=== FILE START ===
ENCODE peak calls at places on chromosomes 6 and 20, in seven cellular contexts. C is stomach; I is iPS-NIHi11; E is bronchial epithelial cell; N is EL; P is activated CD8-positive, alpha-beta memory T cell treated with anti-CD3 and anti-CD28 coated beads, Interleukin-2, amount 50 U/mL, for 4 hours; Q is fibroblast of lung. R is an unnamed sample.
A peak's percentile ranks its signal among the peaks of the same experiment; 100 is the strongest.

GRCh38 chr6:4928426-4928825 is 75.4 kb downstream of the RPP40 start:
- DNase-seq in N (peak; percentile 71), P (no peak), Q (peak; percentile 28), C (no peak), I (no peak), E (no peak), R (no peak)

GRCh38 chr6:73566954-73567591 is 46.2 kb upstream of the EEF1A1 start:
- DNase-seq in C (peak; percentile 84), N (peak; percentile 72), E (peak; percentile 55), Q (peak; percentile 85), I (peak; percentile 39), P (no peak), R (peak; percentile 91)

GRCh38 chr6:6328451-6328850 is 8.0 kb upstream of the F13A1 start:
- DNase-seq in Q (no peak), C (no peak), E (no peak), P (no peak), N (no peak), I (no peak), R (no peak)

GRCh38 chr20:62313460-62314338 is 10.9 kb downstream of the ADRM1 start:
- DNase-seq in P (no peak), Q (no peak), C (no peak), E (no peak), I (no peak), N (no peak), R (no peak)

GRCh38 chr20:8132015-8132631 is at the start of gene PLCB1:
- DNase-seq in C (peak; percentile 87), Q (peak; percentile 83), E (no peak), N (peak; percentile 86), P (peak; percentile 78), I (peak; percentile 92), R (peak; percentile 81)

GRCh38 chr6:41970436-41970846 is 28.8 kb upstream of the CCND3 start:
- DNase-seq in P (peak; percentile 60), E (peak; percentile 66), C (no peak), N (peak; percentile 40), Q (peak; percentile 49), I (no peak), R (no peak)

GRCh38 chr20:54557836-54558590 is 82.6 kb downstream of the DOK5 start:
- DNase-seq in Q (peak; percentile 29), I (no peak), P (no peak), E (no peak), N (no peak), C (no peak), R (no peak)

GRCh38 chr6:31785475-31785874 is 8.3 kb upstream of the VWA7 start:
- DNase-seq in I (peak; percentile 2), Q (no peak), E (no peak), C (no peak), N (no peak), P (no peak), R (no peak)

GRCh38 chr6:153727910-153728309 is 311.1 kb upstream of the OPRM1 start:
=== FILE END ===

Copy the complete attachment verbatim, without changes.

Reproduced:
ENCODE peak calls at places on chromosomes 6 and 20, in seven cellular contexts. C is stomach; I is iPS-NIHi11; E is bronchial epithelial cell; N is EL; P is activated CD8-positive, alpha-beta memory T cell treated with anti-CD3 and anti-CD28 coated beads, Interleukin-2, amount 50 U/mL, for 4 hours; Q is fibroblast of lung. R is an unnamed sample.
A peak's percentile ranks its signal among the peaks of the same experiment; 100 is the strongest.

GRCh38 chr6:4928426-4928825 is 75.4 kb downstream of the RPP40 start:
- DNase-seq in N (peak; percentile 71), P (no peak), Q (peak; percentile 28), C (no peak), I (no peak), E (no peak), R (no peak)

GRCh38 chr6:73566954-73567591 is 46.2 kb upstream of the EEF1A1 start:
- DNase-seq in C (peak; percentile 84), N (peak; percentile 72), E (peak; percentile 55), Q (peak; percentile 85), I (peak; percentile 39), P (no peak), R (peak; percentile 91)

GRCh38 chr6:6328451-6328850 is 8.0 kb upstream of the F13A1 start:
- DNase-seq in Q (no peak), C (no peak), E (no peak), P (no peak), N (no peak), I (no peak), R (no peak)

GRCh38 chr20:62313460-62314338 is 10.9 kb downstream of the ADRM1 start:
- DNase-seq in P (no peak), Q (no peak), C (no peak), E (no peak), I (no peak), N (no peak), R (no peak)

GRCh38 chr20:8132015-8132631 is at the start of gene PLCB1:
- DNase-seq in C (peak; percentile 87), Q (peak; percentile 83), E (no peak), N (peak; percentile 86), P (peak; percentile 78), I (peak; percentile 92), R (peak; percentile 81)

GRCh38 chr6:41970436-41970846 is 28.8 kb upstream of the CCND3 start:
- DNase-seq in P (peak; percentile 60), E (peak; percentile 66), C (no peak), N (peak; percentile 40), Q (peak; percentile 49), I (no peak), R (no peak)

GRCh38 chr20:54557836-54558590 is 82.6 kb downstream of the DOK5 start:
- DNase-seq in Q (peak; percentile 29), I (no peak), P (no peak), E (no peak), N (no peak), C (no peak), R (no peak)

GRCh38 chr6:31785475-31785874 is 8.3 kb upstream of the VWA7 start:
- DNase-seq in I (peak; percentile 2), Q (no peak), E (no peak), C (no peak), N (no peak), P (no peak), R (no peak)

GRCh38 chr6:153727910-153728309 is 311.1 kb upstream of the OPRM1 start: